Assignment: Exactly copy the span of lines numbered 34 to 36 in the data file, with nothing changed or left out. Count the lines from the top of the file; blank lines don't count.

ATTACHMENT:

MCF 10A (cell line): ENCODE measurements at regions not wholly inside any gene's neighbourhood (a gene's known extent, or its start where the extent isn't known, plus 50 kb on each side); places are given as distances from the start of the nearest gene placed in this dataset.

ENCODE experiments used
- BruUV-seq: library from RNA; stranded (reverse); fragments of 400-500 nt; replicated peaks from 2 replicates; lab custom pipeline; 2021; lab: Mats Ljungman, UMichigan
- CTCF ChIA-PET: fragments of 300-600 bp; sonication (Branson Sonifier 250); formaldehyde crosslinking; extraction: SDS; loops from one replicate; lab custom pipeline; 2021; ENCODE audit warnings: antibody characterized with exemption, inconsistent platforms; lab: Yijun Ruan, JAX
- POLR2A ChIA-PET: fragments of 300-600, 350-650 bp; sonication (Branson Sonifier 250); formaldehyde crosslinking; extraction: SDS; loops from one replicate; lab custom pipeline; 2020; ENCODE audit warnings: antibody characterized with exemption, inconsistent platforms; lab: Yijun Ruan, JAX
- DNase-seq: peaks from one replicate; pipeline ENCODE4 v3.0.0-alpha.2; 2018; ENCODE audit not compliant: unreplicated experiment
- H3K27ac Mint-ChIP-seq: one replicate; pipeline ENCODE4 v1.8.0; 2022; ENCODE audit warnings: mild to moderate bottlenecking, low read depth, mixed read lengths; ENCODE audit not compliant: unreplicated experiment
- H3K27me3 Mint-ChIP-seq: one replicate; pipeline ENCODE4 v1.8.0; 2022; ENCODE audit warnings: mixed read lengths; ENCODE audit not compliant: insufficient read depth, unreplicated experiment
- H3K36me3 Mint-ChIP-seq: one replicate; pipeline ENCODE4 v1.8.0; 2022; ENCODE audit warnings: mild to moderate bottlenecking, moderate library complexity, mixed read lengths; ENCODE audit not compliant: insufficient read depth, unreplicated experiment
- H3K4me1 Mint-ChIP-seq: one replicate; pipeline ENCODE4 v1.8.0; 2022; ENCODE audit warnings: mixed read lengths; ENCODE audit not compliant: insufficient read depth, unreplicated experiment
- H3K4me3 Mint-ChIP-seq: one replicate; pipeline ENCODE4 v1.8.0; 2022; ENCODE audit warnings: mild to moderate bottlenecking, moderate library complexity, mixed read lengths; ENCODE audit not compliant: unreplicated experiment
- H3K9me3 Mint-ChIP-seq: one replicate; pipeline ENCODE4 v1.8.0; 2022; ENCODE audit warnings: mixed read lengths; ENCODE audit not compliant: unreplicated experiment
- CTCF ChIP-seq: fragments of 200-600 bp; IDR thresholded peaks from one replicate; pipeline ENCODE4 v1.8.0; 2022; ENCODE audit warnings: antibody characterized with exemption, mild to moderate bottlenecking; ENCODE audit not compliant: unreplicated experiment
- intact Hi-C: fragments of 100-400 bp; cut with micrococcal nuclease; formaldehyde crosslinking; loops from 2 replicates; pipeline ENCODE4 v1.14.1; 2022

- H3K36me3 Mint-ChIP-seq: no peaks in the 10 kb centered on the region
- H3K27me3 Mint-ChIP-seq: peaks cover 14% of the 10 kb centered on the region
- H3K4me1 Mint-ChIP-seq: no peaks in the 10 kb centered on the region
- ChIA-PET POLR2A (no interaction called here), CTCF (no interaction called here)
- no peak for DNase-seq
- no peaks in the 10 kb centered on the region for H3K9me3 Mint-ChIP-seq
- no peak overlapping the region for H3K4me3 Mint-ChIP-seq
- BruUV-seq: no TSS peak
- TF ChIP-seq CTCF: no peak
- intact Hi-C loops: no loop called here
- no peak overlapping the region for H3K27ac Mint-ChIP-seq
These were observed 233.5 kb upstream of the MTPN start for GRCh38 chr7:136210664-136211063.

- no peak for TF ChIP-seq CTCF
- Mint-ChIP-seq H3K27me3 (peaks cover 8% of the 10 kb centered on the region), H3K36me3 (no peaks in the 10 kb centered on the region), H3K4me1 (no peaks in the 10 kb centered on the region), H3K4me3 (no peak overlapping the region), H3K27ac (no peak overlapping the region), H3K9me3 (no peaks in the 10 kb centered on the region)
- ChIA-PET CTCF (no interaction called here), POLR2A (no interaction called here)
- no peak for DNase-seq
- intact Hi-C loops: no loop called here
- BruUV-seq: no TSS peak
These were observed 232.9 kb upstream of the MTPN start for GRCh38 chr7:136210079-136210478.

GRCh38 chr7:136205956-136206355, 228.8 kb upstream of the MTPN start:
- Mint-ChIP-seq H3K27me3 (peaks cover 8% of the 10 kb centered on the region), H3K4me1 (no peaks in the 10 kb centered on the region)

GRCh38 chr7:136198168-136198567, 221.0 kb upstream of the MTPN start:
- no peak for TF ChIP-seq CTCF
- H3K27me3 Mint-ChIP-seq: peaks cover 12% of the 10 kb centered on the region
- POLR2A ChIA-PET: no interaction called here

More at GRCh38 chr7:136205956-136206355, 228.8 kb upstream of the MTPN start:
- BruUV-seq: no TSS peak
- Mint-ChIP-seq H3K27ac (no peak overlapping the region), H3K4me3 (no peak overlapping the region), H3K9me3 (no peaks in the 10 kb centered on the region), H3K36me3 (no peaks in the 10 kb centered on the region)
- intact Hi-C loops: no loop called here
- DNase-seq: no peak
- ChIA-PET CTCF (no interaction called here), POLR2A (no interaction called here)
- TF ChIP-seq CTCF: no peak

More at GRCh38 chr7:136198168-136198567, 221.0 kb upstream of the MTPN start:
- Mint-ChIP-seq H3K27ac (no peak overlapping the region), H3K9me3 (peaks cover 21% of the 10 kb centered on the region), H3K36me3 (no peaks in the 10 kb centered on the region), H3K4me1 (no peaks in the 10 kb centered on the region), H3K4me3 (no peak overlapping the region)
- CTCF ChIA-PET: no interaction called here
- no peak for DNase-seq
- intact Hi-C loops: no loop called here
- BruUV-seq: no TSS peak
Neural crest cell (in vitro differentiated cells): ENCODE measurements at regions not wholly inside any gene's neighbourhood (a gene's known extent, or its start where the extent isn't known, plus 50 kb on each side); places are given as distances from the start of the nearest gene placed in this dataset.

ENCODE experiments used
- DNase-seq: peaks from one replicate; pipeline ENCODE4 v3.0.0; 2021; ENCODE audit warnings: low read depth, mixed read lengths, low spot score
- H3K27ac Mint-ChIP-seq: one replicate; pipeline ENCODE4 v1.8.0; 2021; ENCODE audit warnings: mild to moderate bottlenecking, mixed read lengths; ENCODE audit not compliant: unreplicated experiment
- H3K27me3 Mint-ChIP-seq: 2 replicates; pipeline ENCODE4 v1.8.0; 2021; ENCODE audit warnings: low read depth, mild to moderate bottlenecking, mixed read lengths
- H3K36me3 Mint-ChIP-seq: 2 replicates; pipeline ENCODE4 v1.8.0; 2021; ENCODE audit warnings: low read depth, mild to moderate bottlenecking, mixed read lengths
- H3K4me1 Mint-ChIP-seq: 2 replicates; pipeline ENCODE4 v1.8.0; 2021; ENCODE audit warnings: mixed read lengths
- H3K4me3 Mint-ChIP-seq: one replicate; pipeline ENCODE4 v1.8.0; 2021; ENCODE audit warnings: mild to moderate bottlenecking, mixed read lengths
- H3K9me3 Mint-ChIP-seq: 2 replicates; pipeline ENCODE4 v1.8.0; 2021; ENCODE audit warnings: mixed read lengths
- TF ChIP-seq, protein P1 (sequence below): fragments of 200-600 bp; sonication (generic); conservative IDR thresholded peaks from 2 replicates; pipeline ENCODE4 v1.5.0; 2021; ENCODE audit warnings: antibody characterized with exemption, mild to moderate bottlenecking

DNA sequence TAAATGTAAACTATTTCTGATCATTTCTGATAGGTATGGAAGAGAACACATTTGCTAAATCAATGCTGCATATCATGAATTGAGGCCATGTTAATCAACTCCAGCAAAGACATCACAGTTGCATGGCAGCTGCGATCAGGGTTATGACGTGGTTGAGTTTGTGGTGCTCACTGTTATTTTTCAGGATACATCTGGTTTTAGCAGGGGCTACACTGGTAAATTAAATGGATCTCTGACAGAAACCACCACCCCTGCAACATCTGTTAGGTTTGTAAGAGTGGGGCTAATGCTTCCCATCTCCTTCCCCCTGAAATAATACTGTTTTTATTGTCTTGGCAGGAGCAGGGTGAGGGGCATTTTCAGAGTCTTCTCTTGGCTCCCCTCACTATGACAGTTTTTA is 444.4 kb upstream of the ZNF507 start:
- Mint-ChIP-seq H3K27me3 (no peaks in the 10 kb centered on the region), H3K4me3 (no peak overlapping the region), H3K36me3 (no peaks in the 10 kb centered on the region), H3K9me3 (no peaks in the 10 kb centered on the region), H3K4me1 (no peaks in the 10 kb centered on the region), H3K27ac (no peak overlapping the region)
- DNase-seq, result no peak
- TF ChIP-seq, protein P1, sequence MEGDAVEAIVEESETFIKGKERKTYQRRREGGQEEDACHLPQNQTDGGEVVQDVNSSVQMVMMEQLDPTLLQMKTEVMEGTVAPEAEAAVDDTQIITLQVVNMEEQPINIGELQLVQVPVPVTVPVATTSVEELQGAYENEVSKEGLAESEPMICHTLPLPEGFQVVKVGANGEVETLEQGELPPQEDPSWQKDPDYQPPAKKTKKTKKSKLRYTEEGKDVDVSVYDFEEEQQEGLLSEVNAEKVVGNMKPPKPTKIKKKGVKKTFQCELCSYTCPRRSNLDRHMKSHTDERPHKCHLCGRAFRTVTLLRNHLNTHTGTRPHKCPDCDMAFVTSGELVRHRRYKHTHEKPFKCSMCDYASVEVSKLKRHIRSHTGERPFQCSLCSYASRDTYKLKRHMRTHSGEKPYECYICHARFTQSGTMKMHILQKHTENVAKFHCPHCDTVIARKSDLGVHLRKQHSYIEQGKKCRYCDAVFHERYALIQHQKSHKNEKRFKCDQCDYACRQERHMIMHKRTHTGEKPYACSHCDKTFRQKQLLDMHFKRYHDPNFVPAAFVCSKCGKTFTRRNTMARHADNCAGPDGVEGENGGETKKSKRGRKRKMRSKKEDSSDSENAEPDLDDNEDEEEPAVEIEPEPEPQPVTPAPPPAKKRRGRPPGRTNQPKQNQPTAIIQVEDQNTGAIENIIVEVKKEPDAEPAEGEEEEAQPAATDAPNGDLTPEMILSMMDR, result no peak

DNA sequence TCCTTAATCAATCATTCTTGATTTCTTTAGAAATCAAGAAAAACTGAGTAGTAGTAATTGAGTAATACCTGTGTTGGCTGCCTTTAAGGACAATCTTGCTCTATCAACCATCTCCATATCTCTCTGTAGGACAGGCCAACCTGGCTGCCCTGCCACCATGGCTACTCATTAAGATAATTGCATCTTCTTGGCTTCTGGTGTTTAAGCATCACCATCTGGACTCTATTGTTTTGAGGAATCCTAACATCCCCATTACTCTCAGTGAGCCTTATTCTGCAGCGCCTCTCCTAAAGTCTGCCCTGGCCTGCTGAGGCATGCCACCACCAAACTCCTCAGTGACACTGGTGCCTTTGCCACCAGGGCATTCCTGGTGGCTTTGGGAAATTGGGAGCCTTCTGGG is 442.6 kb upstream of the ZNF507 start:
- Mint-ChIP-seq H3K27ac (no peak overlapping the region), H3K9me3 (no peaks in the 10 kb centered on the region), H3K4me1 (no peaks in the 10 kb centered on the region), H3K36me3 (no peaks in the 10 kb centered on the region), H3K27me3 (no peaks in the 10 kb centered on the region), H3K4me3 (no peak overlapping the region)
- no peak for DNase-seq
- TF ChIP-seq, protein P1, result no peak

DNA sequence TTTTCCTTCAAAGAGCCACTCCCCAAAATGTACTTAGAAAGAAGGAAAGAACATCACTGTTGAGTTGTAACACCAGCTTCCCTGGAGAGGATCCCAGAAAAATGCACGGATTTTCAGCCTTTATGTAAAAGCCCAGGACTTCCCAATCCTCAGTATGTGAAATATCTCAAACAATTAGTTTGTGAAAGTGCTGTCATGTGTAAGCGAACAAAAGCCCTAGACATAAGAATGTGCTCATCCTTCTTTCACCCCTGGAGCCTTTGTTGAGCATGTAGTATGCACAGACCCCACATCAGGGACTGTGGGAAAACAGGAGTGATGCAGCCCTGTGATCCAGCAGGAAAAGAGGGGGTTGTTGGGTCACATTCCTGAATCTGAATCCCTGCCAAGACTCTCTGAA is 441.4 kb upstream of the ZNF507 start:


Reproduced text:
GRCh38 chr7:136205956-136206355, 228.8 kb upstream of the MTPN start:
- Mint-ChIP-seq H3K27me3 (peaks cover 8% of the 10 kb centered on the region), H3K4me1 (no peaks in the 10 kb centered on the region)

GRCh38 chr7:136198168-136198567, 221.0 kb upstream of the MTPN start: